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Well. This could be a game changer. New Warp Drive theory
FWIW, "debris" is something I think likely to be common enough to shape the future of interstellar travel whether superluminal or not.  

It's a long way between rocks in the Oort cloud (and yes, out there ice is just a kind of rock). I mean, the distance between two house-size rocks that are nearest neighbors to each other might be the distance from here to Neptune.  But the Oort cloud basically goes out to the edge of the sun's Hill Sphere, and there's no indication that interstellar space is much less densely populated.  In fact, regions of interstellar space inside the spiral arms of the Milky Way are likely populated considerably more densely than our Oort cloud.

And we keep finding big things in our Kuiper belt.  Like Sedna and Eris, etc.  Those would be planets if they were close enough to the sun that they'd gone around it enough times to clear their orbits.  I haven't seen any reason to suspect that our Oort cloud doesn't follow the same size distribution.

So, if you point your nose at another star and start moving, you're likely to pass near dozens of interesting rogue worlds along the way.  There may be more rogue worlds than there are proper planets.  And your course may intersect the trajectories of hundreds, or thousands, of little rogue rocks ranging from dust to beach sand to boulder to building size.  

You can try to detect them and destroy them before you hit them.  But there'll always be a few you miss, or a decision about repair budgets vs. energy budgets.  You can try to detect the really big ones and maneuver to miss them. But that'll always cost you reaction mass, and it may be delta-vee you'd really rather have used for something else.  If you wind up significantly off-course you might not be able to reach your destination without more reaction mass.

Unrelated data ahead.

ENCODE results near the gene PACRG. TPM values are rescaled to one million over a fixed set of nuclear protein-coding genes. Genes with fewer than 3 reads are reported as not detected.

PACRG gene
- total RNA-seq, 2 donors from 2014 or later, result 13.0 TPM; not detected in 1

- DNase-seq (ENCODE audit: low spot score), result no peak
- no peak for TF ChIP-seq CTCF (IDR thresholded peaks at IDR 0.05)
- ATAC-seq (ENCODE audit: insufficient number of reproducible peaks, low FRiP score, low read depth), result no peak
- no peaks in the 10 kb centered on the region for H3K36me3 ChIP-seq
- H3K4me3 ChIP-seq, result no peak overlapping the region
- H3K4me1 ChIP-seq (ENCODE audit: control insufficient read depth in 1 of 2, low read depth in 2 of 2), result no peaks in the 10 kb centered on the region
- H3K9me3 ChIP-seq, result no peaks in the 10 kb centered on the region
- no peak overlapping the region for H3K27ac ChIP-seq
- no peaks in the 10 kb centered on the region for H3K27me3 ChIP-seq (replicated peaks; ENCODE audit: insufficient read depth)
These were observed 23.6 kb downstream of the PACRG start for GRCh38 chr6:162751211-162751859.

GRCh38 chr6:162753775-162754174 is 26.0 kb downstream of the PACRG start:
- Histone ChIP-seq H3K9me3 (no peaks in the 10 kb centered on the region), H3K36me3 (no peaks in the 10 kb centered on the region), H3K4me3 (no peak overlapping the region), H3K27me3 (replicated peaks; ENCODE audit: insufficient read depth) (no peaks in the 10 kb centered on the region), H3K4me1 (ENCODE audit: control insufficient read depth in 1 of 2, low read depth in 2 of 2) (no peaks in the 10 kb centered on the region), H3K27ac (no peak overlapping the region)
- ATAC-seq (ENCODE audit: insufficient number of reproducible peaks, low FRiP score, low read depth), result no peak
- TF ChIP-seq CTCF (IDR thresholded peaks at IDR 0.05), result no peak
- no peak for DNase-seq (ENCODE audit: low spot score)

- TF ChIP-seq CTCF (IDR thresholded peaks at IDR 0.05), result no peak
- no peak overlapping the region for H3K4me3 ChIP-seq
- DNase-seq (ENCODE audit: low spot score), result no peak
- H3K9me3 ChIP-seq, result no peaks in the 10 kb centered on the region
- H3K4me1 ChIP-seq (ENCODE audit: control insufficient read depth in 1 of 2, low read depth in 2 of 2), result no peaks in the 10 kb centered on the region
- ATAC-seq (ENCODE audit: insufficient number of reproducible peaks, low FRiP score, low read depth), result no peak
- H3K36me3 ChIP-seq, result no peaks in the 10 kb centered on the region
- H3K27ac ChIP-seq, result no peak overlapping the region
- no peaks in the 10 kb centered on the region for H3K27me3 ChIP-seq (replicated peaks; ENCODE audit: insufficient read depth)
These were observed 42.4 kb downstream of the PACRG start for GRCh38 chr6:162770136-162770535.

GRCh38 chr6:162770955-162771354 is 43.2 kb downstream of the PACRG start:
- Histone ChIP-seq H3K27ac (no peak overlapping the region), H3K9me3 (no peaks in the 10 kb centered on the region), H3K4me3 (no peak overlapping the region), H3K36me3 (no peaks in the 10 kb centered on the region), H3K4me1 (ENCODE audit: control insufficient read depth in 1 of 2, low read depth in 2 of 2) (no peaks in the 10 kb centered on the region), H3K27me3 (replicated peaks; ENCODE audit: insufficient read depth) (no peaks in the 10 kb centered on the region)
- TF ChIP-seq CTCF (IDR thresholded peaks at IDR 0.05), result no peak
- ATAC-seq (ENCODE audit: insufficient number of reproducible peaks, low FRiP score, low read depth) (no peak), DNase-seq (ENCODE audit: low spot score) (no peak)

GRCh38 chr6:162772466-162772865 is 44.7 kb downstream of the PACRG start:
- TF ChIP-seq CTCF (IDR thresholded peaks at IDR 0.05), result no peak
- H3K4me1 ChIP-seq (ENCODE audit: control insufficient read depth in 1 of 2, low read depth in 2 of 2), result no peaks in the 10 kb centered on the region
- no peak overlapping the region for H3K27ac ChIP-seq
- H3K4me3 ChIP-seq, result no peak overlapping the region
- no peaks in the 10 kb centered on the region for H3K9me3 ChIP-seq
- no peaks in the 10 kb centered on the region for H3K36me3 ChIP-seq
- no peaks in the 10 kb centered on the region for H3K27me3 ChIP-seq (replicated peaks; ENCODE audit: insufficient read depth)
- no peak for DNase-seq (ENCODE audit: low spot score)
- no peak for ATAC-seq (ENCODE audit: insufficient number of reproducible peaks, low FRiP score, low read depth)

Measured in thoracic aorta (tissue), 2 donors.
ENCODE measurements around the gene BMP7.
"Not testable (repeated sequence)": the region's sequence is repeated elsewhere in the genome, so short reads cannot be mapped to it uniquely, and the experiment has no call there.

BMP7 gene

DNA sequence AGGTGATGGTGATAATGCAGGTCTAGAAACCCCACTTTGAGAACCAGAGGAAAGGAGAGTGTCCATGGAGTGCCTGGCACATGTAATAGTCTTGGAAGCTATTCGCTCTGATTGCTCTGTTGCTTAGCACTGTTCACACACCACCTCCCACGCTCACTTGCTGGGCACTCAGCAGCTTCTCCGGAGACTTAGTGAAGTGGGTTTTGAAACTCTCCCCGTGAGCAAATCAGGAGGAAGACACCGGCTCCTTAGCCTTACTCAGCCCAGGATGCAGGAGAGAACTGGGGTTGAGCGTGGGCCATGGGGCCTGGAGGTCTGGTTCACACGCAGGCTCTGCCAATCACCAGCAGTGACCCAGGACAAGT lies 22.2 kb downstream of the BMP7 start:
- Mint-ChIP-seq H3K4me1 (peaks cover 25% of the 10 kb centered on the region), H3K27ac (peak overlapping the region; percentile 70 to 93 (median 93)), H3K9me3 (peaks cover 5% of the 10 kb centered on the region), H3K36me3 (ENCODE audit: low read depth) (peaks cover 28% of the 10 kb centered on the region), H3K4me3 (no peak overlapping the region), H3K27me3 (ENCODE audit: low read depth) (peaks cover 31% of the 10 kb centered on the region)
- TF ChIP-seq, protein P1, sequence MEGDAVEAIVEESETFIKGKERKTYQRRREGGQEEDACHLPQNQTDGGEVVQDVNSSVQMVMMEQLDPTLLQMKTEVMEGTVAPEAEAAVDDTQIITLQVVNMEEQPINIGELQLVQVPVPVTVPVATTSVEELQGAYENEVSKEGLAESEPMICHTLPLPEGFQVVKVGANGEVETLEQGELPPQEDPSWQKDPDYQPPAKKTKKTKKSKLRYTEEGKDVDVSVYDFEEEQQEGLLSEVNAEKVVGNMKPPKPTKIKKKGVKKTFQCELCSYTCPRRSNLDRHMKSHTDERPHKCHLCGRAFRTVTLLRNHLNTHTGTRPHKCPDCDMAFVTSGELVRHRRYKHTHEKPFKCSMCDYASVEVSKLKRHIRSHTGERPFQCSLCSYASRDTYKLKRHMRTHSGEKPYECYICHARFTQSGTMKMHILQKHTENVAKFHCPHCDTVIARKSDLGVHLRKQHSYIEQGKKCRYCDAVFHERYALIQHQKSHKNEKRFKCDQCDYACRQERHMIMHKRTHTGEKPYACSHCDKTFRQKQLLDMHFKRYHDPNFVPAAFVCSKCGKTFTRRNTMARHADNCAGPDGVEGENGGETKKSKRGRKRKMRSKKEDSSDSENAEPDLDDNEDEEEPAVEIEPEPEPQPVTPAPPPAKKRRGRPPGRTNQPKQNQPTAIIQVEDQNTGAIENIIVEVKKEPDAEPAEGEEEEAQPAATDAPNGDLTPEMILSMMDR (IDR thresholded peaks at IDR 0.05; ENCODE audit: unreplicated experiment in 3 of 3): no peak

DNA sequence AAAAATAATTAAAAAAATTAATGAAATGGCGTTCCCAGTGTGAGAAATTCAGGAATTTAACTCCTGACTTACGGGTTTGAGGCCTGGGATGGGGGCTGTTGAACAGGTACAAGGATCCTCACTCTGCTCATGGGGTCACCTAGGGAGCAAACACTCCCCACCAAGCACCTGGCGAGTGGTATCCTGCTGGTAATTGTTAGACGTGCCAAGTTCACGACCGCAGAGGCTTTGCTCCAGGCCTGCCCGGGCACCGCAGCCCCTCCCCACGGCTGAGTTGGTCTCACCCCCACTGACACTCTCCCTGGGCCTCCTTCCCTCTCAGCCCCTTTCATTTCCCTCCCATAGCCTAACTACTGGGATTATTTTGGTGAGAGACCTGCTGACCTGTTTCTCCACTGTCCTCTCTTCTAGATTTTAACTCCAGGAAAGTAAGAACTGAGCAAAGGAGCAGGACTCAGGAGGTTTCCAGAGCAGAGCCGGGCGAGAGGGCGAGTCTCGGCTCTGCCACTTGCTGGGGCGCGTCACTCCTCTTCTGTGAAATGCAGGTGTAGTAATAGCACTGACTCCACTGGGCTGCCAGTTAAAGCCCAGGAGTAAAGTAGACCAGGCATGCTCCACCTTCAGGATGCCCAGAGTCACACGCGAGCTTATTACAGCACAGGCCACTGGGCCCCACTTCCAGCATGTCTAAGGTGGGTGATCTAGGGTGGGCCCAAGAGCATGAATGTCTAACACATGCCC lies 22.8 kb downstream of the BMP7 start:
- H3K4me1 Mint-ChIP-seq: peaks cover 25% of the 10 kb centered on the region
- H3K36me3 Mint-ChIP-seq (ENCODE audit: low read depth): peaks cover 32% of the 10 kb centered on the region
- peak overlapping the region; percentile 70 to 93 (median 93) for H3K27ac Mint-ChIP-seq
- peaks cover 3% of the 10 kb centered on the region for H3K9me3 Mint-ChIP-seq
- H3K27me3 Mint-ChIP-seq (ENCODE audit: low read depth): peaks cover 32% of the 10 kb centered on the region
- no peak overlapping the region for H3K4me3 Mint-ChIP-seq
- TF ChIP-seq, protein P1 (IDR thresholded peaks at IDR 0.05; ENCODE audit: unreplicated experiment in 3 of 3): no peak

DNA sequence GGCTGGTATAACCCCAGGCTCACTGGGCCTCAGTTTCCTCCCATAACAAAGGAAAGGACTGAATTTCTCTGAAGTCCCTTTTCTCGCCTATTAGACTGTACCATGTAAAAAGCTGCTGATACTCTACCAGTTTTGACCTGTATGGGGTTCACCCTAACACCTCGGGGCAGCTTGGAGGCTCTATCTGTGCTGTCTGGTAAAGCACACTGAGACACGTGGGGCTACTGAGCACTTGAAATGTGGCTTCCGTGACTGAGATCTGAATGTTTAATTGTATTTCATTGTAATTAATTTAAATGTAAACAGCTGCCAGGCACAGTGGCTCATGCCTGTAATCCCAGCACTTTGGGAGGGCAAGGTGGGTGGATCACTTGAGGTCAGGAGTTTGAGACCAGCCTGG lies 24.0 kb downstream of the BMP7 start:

So if your velocity is too high, in general, then you will need to take on reaction mass, or fuel, or raw material to make repairs, occasionally.  But if your velocity is too high, in general, relative to these rocks and rogue worlds around you, then they're all hazards rather than resources and you can't do that.

So there may be a practical limit to long-range interstellar travel that's considerably less than one one-hundredth of a percent of  light speed, in that if you go faster you start hitting things that do too much damage, or spending too much delta-vee on avoiding them, and can't resupply for the repairs, fuel, and reaction mass it costs you.  

So it would take four thousand years to get to Proxima Centauri, but we can expect to have settled hundreds, or thousands, of mostly-tiny rogue worlds first - as they drift in and out of our Hill Sphere or as we encounter them along the way.  Spreading through the galaxy would happen mostly as the rogue worlds we settle drift apart rather than as we deliberately travel to other stars.

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RE: Well. This could be a game changer. New Warp Drive theory - by Bear - 03-07-2021, 04:36 AM

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